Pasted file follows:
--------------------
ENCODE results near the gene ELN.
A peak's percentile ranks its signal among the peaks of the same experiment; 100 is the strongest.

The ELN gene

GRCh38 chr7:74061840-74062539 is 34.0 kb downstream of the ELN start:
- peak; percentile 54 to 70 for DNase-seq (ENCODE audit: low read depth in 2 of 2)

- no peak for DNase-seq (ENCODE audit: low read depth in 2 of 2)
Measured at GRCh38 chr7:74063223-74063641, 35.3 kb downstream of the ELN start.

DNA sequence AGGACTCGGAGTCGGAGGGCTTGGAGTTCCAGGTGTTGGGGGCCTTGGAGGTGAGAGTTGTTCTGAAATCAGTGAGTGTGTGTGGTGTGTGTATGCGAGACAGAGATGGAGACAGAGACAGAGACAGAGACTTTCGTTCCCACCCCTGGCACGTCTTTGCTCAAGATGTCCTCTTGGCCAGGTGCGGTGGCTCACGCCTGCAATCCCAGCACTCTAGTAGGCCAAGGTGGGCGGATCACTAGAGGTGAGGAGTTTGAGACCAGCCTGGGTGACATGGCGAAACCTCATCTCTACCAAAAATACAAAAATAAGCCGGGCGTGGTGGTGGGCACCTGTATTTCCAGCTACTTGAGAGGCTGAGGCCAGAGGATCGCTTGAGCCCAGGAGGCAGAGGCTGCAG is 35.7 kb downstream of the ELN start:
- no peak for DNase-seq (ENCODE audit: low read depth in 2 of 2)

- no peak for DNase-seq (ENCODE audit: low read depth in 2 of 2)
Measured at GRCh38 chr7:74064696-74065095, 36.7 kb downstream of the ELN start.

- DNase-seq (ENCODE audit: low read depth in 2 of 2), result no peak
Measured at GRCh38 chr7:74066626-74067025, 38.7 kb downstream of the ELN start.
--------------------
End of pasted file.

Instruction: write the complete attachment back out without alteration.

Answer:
ENCODE results near the gene ELN.
A peak's percentile ranks its signal among the peaks of the same experiment; 100 is the strongest.

The ELN gene

GRCh38 chr7:74061840-74062539 is 34.0 kb downstream of the ELN start:
- peak; percentile 54 to 70 for DNase-seq (ENCODE audit: low read depth in 2 of 2)

- no peak for DNase-seq (ENCODE audit: low read depth in 2 of 2)
Measured at GRCh38 chr7:74063223-74063641, 35.3 kb downstream of the ELN start.

DNA sequence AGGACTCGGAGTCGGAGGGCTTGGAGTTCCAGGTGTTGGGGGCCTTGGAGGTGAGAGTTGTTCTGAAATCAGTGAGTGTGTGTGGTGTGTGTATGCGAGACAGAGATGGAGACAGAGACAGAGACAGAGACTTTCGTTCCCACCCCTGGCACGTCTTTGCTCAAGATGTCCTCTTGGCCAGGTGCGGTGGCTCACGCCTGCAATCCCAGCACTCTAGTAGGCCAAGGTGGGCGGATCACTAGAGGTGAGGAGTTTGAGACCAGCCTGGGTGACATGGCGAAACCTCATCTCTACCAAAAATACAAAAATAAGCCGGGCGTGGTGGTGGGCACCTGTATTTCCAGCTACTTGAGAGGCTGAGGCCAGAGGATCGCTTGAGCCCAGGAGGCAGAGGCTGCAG is 35.7 kb downstream of the ELN start:
- no peak for DNase-seq (ENCODE audit: low read depth in 2 of 2)

- no peak for DNase-seq (ENCODE audit: low read depth in 2 of 2)
Measured at GRCh38 chr7:74064696-74065095, 36.7 kb downstream of the ELN start.

- DNase-seq (ENCODE audit: low read depth in 2 of 2), result no peak
Measured at GRCh38 chr7:74066626-74067025, 38.7 kb downstream of the ELN start.